Compiling the RTEMS HEAD

Chris Johns chrisj at
Fri Jan 28 06:43:37 UTC 2011

On 28/01/11 1:50 PM, Ralf Corsepius wrote:
> On 01/28/2011 01:52 AM, Chris Johns wrote:
>> On 26/01/11 6:52 PM, Ralf Corsepius wrote:
>>> In other words, in general, the only way to escape this is to write
>>> portable code and/or to apply configure-checks to cope with changing
>>> standards and different levels of standard-compliance.
>> Does this mean we should support the lowest common denominator for
>> host built code ?
> This question is formulated in a way it's close to impossible to answer :)
> In general, yes, a project needs to _define_ "a lowest common
> denominator platform" for its code. What this lowest common denominator
> is, is widely scalable.

Windows 95 ? ;)

>> If so what is this ?
> Well, the issue this thread has started with, is code fails to compile
> on a platform it wasn't designed to used on and it being used for a
> use-case it wasn't designed for.
> I.e. in my view, this question is 3-fold:
> - Is this a legitimate design or a poorly designed case of code abuse?
> In my personal opinion, the latter applies.
> - the impact schedsim has on RTEMS code-base.
> - the portability issues it suffers from.

There must be no impact on the RTEM code-base in terms of design or 
coding levels. If the tool cannot use RTEMS code as is then it needs to 
change or the approach evolve to something else.

RTEMS development cannot be forced to consider an outside package when 
being developed. By its nature the schedsim tool will break over time 
and the maintainers and users need to agree they will monitor this and 
fix it. On the other side its users can build better ways for RTEMS to 
run with out the complexity of obtaining a proof in a real system. This 
of course means the tool has a means of validating itself against a real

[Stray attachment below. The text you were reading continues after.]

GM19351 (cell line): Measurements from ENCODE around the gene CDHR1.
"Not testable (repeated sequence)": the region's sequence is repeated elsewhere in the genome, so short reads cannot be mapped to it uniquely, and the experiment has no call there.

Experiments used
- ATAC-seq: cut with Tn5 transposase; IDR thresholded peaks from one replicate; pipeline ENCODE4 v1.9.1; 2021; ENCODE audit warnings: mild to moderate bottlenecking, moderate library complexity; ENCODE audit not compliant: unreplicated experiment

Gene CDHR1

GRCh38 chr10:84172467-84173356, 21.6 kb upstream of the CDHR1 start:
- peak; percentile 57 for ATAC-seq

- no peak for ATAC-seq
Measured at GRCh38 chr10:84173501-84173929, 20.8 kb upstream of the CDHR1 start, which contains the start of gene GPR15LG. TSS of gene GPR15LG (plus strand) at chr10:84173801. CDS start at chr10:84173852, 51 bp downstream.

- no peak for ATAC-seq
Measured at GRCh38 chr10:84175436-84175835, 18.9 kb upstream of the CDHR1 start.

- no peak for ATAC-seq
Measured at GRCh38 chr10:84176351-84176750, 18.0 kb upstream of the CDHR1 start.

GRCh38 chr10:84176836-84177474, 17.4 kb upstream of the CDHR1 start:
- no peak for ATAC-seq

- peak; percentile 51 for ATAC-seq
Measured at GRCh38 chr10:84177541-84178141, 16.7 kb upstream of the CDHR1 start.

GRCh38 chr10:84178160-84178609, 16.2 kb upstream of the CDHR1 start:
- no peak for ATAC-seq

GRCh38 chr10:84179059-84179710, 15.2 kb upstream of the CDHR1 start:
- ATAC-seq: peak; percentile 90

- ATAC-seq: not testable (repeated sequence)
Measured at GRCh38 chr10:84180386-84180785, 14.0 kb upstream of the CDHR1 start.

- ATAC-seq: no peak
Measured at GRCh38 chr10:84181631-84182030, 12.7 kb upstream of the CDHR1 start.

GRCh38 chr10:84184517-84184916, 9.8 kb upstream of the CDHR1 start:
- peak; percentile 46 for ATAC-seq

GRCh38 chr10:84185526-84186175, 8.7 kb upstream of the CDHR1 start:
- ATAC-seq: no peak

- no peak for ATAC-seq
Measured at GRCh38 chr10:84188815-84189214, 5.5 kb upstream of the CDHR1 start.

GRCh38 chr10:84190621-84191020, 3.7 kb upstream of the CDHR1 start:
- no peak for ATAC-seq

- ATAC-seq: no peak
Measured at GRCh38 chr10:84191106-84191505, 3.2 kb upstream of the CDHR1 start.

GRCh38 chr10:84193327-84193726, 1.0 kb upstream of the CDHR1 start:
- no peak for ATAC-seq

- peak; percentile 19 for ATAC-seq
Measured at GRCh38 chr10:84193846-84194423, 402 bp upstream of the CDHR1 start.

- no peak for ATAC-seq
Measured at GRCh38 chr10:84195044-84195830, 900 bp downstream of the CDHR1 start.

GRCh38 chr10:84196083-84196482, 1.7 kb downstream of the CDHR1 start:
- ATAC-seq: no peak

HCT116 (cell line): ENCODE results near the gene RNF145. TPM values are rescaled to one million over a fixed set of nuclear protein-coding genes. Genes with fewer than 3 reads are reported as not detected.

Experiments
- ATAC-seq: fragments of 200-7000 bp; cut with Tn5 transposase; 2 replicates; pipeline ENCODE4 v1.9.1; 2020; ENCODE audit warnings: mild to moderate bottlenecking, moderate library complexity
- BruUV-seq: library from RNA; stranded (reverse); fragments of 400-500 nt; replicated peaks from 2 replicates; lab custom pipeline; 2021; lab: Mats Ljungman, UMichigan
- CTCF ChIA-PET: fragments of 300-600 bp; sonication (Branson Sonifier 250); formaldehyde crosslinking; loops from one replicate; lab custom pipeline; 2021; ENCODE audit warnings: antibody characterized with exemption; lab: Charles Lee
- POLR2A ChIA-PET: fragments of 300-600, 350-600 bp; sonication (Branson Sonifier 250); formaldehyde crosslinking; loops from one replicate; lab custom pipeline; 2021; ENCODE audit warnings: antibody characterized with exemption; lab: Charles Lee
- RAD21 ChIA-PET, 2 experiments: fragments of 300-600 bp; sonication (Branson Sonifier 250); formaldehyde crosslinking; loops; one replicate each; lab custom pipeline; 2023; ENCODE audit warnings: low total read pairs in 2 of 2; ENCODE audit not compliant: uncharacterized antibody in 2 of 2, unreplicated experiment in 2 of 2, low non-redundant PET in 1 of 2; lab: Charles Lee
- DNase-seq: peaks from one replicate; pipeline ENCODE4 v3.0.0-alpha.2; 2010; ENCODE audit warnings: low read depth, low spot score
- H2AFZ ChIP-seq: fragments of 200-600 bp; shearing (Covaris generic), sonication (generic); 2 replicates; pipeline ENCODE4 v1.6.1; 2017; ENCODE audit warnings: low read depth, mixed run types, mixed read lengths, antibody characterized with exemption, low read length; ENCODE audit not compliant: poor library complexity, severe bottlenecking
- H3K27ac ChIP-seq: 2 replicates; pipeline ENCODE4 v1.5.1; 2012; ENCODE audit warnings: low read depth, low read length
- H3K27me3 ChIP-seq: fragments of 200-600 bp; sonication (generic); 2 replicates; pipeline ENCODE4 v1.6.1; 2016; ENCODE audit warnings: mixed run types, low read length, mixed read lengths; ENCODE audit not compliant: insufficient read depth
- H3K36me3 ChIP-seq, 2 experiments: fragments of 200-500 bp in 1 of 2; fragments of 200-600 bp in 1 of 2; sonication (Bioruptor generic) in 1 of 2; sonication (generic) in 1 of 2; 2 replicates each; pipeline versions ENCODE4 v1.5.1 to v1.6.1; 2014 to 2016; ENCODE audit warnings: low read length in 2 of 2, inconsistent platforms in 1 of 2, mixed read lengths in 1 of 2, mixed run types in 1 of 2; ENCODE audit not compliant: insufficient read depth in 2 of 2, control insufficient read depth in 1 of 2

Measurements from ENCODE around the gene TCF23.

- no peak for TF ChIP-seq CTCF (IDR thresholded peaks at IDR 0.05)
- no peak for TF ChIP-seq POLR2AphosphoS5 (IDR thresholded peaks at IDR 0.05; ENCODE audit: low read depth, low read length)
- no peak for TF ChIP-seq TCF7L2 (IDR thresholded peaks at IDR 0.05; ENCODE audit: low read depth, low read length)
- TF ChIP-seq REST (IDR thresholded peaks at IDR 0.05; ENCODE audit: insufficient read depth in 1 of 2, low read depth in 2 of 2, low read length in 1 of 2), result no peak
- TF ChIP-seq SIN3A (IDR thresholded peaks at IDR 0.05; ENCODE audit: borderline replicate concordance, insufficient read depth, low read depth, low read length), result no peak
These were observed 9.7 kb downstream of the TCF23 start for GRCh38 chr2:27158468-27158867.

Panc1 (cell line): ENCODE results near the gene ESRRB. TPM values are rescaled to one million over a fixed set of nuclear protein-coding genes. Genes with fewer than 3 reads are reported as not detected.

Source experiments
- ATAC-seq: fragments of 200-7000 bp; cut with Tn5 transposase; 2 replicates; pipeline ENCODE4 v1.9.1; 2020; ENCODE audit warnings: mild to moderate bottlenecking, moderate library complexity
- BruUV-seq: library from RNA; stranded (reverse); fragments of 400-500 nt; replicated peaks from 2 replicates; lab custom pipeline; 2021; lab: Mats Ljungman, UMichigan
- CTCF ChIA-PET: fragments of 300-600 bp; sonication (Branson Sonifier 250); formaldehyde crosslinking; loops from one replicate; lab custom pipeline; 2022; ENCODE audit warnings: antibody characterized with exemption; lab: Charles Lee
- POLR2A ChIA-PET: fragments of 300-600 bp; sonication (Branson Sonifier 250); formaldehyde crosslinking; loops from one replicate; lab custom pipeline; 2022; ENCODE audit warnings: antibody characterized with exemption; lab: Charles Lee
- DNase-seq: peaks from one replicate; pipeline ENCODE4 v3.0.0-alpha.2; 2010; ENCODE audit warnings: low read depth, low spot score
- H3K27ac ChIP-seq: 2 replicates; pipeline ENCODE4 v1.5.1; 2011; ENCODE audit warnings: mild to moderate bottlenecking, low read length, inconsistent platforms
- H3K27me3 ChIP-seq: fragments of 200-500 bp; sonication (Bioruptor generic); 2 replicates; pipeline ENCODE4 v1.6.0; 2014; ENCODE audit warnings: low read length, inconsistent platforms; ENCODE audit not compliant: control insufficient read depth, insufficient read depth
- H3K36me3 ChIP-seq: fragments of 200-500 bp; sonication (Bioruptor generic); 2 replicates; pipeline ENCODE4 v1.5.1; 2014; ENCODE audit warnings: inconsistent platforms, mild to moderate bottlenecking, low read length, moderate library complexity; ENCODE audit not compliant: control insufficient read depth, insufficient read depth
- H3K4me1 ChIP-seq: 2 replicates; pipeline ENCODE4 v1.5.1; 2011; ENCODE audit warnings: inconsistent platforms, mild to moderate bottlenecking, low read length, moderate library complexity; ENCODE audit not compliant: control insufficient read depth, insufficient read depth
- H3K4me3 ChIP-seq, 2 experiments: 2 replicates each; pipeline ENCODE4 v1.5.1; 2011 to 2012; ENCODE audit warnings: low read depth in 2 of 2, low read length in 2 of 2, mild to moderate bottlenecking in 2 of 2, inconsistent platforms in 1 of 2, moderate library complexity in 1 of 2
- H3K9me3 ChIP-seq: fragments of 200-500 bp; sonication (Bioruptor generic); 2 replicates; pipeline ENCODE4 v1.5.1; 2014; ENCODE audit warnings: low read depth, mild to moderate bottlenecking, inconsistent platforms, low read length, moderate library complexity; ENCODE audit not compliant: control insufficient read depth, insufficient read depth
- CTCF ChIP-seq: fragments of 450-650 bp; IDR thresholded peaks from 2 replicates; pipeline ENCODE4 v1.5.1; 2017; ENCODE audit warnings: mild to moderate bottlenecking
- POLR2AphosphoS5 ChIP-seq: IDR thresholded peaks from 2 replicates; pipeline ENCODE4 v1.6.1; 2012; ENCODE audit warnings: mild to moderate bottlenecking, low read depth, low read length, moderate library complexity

target run.

>>> Also note that wrt. RTEMS itself, we escape a lot of the nastiness
>>> lurking inside by "tying" specific RTEMS releases to specific
>>> GNU-toolchain releases. The breakdown this thread started with clearly
>>> exposes this.
>> RTEMS should be allowed to look forward with regards to standards and
>> be not required to conform to old standards that may be in use on some
>> host for unrelated reason.
> Fully agreed.
>> I agree schedsim breaks this which is an issue. I feel schedsim should
>> be disabled by default because only a small set of RTEMS users will
>> ever use it and only then for specific cases.
> My view differs: I consider schedsim to be a design, without any future.
> I am well aware this won't taste some people, but this had to be said.

You may be proved correct over time but it is difficult for any piece of 
open source software to gain traction without easy access to possible users.

>> What if we only built it if enabled and the host compiler supports the
>> RTEMS C standard it currently supports ?
> Well, checking for "standards" doesn't work (Whose standard? Which
> standard? Whose interpretation of a standard?). The classic autoconf
> approach (Check for features, try to gracefully degrade if possible and
> bomb out it not) could be made workable, however.

I was thinking about some simple tests and if they fail to not build. 
For example gnu99.

> The fundamental question to me however is: Is it worth it?
> ... no user-base, no applications, questionable design, build-tree
> bloat, ...?

If we can attract research in real time schedule design then it could 
be. We cannot do this unless we provide something to help.


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